Books: Latest Readings — War Leader |
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War Leader

IN THE COURSE OF a lifetime’s intake of books about the leading figures in World War II—having been born only a month after it started, I have always felt that those years were the beginning of my schooling—I somehow didn’t get round to reading General Sir David Fraser’s biography Alanbrooke. I should have. It is not only well written, it is well judged. That second quality is important because the hidden hero is Churchill, and anyone writing about the war from the British angle must have the critical scope to see that although Britain would not have survived without him, the war would have been lost if he had been left to himself. Churchill needed a lot of handling, or he would always be off on some wasteful scheme; and his handlers were a special breed. They had to respect his spirit, but if they couldn’t rein in his wilder plans, they were useless. I probably won’t feel the need to read Lord Ismay’s memoirs again, but I can remember that I was full of admiration for the bravery, common sense, and efficiency of Churchill’s chief military assistant, a normal man who learned how to serve a genius.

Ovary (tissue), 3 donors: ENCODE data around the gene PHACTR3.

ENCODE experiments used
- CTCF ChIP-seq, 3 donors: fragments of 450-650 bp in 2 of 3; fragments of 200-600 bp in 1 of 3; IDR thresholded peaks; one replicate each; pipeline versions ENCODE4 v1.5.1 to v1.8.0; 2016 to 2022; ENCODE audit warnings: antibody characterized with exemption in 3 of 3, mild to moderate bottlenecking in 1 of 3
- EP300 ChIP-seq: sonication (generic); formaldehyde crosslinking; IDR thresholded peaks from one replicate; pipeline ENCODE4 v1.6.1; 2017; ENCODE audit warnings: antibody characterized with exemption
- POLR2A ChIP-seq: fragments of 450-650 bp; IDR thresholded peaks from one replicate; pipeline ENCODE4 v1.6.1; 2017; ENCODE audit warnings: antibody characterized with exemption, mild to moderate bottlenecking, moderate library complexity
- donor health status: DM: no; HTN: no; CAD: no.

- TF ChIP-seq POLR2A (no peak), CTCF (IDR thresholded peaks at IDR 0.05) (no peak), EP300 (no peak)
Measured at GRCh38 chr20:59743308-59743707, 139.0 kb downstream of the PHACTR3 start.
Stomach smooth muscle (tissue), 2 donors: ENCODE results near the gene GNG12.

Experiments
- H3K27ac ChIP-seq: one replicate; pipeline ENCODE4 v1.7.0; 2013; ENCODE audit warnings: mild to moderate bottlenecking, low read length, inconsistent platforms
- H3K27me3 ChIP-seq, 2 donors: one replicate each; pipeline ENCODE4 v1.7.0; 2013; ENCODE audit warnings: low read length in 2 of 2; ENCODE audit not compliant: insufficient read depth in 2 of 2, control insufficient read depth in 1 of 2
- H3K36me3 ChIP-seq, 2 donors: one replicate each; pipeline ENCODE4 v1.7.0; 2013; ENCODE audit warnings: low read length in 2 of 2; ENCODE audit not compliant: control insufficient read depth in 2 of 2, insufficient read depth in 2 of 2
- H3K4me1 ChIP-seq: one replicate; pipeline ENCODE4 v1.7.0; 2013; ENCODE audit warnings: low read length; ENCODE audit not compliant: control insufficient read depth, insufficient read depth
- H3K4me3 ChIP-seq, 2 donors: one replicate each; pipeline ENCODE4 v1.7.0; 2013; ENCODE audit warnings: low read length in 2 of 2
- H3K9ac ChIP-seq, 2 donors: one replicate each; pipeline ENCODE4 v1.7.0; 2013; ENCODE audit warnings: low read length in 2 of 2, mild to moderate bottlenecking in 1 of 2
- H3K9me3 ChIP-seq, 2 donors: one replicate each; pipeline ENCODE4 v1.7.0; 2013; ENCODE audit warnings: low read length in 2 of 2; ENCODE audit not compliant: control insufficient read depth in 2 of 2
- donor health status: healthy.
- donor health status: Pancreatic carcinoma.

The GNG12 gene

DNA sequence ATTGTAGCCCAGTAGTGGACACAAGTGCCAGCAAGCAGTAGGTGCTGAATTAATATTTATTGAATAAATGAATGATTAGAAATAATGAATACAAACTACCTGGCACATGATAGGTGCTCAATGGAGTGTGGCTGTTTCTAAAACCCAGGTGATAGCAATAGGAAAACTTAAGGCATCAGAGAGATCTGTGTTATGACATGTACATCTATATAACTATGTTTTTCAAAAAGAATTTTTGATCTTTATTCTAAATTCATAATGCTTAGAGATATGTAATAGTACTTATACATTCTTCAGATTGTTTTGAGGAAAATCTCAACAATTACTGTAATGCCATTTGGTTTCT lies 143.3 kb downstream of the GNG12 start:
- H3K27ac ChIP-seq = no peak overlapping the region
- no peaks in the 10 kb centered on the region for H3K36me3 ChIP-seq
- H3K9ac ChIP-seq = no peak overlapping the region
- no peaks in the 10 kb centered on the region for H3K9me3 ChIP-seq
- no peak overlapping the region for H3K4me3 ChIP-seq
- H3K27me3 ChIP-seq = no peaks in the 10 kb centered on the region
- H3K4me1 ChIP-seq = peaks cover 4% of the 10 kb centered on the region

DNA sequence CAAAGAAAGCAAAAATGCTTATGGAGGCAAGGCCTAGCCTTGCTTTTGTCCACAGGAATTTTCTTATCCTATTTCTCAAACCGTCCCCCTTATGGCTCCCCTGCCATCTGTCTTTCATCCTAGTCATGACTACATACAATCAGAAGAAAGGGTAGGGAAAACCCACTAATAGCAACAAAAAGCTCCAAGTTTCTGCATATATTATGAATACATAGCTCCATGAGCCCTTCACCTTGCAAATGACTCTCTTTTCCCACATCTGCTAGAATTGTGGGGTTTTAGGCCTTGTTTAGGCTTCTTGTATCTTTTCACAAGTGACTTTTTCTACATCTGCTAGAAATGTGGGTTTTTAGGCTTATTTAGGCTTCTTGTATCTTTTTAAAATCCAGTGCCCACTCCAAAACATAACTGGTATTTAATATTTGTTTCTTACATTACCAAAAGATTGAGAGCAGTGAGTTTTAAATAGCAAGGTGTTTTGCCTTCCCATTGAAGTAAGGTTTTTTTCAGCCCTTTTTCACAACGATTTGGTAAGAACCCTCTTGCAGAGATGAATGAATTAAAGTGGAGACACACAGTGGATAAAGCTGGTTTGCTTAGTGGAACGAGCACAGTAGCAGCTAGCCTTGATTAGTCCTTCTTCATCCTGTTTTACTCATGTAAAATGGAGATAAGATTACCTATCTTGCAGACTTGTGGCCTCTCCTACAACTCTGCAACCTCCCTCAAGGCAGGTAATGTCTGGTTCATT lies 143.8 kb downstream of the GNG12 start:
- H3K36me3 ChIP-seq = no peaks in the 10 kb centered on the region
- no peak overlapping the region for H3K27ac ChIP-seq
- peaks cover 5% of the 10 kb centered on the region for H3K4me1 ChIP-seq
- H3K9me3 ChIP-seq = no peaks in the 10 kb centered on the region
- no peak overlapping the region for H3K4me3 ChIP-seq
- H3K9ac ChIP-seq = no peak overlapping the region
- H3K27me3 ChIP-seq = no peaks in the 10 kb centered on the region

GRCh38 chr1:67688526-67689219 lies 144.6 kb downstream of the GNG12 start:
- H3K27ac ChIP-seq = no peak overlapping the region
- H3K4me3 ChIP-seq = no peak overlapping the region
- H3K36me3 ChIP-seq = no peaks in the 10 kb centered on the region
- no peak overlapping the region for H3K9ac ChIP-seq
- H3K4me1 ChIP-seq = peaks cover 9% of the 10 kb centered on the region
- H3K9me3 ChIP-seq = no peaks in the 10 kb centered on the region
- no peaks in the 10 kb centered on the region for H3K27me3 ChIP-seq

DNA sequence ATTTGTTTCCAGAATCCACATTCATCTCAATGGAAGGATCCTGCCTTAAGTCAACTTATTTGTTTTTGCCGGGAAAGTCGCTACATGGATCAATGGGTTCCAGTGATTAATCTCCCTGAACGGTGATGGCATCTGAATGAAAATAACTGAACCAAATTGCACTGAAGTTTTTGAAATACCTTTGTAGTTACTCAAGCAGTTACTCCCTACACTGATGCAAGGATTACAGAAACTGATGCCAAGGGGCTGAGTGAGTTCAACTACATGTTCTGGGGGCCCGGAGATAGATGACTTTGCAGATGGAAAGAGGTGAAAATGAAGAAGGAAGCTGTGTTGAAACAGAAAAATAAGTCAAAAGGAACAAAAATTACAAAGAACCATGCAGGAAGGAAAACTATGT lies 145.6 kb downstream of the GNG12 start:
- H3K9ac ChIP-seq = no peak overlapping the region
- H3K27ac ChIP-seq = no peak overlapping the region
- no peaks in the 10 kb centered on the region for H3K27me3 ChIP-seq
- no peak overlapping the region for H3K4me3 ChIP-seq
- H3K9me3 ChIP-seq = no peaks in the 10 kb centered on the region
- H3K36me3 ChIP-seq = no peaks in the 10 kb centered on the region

Alanbrooke, by Fraser’s account, was of the same stamp. He started from a privileged background, and was lucky, in the First World War, to be an officer of artillery rather than of infantry: the death rate was much lower. In India there was always polo, but Alan Brooke (as he then was: he didn’t become Lord Alanbrooke until after World War II) was so well connected that he could still pursue his shooting and riding when he got back to England, where those hallowed aristocratic activities were a lot harder on the pocket. Capable as well as clubbable, he went steadily upward into the higher ranks until finally he was C.I.G.S. (Chief of the Imperial General Staff), where he was just in time to help save his nation from the potentially deadly combination of Nazi barbarity and Churchillian enthusiasm. A clear, logical speaker—with the sole drawback that he talked too quickly, especially for the Americans—he would fearlessly read Churchill the riot act. For a subordinate to fearlessly contradict his boss, it helps if he is not afraid to lose his job: the chief advantage of having been brought up well-off and well placed. Even the Americans, normally suspicious of toffs, were impressed with Brooke, although they didn’t like the sound of that word “Imperial” in the title of his job. But for the nonce, the British and the Americans were not at loggerheads about their plans for the future: they were brothers in arms in the present, and if D-Day can be counted as a triumph for one man, that one man was Brooke. He made sure that the potentially explosive combination of Eisenhower and Montgomery remained potential.